It seems like a storyline made for Hollywood: girl sings and struggles to hit it big; girl gets her break and signs record deal; record company controls girl and puts out bad album; girl runs from record label, hopes and dreams dashed.
In tune: Naomi will have performances in three cities beginning 30 November.
But American singer-songwriter Terra Naomi decided not to play by the plot. After leaving Island Records in 2008, dissatisfied with her work there, Naomi returned to the one place she felt in control of her own music: the Internet. And after a year of working on material she loves, the Internet is paying her back—literally. Her fans have raised enough money to take Naomi on a world tour. And her first stop on the international stage was at Mumbai’s Blue Frog on 26 November.
When Naomi started planning a US tour to promote her independently produced album, You for Me, she made an off-hand remark on the Internet radio station Ustream about the mounting costs of the tour. “I got several emails saying, ‘You’ve given us so much free stuff online, why not ask your fans to help with costs?’”
At first, Naomi felt awkward soliciting money directly from her fans, but she realized, “I do this because I love the music, but the reality is I need to make a living.” She says that if the new model is artist-to-fan direct, then “artists have to be comfortable asking their fans for money”. She tentatively put out a notice on her site asking for donations. Within two weeks, she had raised $5,000 (around Rs3.85 lakh)—enough to sponsor the US leg of her tour. “The response was completely unexpected and overwhelming. People donated $1 to $500.”
This was not the first time the Internet had surprised Naomi. Part of the new generation of American folk singers, along the lines of Damien Rice and ortoPilot, she first rose to prominence thanks to a 2006 “virtual summer tour” in which she uploaded hundreds of videos of her singing songs in her LA apartment on to YouTube.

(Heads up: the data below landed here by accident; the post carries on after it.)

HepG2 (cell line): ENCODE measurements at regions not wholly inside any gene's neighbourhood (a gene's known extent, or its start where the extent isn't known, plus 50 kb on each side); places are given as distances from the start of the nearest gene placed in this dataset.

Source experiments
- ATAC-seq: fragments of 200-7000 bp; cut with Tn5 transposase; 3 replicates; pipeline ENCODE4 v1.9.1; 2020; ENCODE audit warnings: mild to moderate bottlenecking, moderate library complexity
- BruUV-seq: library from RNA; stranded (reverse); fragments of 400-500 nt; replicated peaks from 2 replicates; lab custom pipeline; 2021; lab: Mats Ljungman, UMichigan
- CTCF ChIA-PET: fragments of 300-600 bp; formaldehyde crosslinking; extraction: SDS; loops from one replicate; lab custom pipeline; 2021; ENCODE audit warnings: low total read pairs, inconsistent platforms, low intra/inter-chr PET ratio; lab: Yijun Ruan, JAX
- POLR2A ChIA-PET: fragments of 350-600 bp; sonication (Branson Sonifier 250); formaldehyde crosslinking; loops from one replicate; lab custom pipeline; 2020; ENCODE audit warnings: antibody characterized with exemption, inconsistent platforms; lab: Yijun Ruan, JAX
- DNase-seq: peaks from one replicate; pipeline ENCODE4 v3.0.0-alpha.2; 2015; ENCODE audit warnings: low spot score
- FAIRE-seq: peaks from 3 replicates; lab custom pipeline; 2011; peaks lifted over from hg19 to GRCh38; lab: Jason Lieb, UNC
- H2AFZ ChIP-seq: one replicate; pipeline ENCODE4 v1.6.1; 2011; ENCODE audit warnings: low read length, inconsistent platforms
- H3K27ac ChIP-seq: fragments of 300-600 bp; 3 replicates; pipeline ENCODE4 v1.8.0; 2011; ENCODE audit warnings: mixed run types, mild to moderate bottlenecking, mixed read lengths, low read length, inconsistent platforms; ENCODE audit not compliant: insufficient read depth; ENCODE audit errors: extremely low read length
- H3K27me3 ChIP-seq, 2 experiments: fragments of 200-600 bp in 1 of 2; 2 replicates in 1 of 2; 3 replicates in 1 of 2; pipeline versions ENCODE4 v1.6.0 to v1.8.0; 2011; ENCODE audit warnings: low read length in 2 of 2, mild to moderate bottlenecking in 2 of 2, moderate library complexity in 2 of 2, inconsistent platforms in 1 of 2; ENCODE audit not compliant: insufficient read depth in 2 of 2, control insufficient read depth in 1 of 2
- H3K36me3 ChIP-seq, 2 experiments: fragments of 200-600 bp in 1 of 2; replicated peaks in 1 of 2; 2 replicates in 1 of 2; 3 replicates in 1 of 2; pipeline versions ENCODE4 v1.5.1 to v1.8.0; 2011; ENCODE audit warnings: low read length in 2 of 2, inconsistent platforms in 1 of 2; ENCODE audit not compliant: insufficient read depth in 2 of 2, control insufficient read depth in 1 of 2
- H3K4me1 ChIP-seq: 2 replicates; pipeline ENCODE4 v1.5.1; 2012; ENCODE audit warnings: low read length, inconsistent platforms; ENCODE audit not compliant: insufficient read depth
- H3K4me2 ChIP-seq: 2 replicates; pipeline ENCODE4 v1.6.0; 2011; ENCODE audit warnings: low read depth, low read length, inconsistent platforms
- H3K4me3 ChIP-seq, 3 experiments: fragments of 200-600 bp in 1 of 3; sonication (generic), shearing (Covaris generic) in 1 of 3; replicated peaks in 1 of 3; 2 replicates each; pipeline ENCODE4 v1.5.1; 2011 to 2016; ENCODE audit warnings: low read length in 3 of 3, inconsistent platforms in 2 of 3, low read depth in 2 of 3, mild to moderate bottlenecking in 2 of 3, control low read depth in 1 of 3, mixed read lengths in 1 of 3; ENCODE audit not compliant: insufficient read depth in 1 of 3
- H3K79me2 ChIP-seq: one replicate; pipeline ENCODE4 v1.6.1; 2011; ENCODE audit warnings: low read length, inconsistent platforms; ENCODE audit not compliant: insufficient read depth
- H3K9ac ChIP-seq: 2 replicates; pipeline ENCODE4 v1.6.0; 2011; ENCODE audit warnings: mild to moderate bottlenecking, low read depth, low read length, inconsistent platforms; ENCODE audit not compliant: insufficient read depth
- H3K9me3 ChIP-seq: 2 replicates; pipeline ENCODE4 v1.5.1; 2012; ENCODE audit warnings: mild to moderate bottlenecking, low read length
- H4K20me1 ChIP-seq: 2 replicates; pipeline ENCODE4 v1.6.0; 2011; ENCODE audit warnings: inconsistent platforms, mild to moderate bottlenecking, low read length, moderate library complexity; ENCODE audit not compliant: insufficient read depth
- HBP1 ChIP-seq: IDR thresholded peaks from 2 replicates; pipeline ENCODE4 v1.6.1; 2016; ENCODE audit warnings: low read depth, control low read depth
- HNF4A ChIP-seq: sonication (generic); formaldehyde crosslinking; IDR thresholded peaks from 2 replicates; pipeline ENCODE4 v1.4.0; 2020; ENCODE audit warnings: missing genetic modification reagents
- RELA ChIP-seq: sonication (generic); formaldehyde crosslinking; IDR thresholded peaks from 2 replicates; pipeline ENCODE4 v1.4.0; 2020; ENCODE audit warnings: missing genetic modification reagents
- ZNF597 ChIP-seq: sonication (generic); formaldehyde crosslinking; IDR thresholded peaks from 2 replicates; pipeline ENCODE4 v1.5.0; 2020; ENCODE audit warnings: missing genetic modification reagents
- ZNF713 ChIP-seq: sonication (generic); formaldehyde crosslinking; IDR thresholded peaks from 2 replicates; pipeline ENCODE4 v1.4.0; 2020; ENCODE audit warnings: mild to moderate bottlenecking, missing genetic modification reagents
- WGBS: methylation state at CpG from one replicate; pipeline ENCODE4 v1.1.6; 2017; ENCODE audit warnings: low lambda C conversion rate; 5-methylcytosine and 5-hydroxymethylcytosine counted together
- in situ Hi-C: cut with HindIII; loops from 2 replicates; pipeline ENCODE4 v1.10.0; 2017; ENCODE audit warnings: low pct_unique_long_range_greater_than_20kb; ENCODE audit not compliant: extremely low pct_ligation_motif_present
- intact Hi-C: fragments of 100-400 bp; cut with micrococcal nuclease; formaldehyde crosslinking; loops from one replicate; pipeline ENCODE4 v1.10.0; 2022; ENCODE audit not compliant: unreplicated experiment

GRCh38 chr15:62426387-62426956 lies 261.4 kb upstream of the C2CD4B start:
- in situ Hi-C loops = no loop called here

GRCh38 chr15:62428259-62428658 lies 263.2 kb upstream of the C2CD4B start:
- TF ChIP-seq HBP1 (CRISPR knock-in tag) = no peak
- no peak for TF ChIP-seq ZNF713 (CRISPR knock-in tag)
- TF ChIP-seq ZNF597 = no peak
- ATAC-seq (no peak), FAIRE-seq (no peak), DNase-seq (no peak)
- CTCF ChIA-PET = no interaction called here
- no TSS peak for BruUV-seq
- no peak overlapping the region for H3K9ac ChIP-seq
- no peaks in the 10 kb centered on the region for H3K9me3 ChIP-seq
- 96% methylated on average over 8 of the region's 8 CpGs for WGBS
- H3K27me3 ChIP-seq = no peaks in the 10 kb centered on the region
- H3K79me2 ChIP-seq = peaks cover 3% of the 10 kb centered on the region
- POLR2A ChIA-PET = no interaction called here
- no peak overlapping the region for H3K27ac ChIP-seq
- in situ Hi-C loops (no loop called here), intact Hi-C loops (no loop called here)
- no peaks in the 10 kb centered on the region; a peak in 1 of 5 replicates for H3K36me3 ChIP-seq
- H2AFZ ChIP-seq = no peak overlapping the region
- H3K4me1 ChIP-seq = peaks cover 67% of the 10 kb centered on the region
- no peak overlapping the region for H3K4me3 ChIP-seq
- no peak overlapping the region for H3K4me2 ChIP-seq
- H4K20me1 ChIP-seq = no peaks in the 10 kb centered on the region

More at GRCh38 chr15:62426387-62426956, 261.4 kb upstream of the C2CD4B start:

One night, after watching Al Gore’s Inconvenient Truth, she fell into a disturbed sleep. Next morning, when she awoke, the song Say It’s Possible “just came out fully written”. She posted it online and within weeks, the song went viral. Viewers were covering the song and posting their own versions. It was translated into at least seven languages. Eventually, Gore heard it and invited Naomi to play at Live Earth, in front of 80,000 people, at Wembley stadium in July 2007.
Raymond Thibodeaux, a freelance journalist and, in his words, an “enthusiastic amateur musician”, also found Naomi on YouTube and instantly liked her sound. “She’s not writing for the market, she’s writing songs to express something deep within herself.” Based in Delhi, he felt frustrated by the lack of venues in the Capital offering acoustic music. He decided to start playing cover songs of folk-type music with a friend around the city to encourage venues to offer a different style of music. Five of the 15 songs were Naomi’s. He emailed her to thank her for giving them music audiences were responding to. She emailed back and said she’d love to come to India to play one day. Thibodeaux wrote back, “That’s not asking for the moon.” Playing her YouTube clips for a variety of clubs and sponsors, he quickly got Levi Strauss, the American Center, Fabindia and Mercy Corps to set up a four-city tour.
Blue Frog owner Mahesh Mathai says that when he saw Naomi’s work, he wanted her to play. He booked Naomi before the club started its programming for the year.
Naomi knows “it’s not typical music in India”, but a viewer from India recently posted on YouTube asking her if she could come play in the country after her US tour. “It was the fastest turnaround possible,” she says. “I wrote back, ‘Funny you should ask, that’s absolutely what I’m doing.’”
Terra Naomi is scheduled to perform in Bangalore, New Delhi and Srinagar. For details, log on to www.terranaomi.com/events
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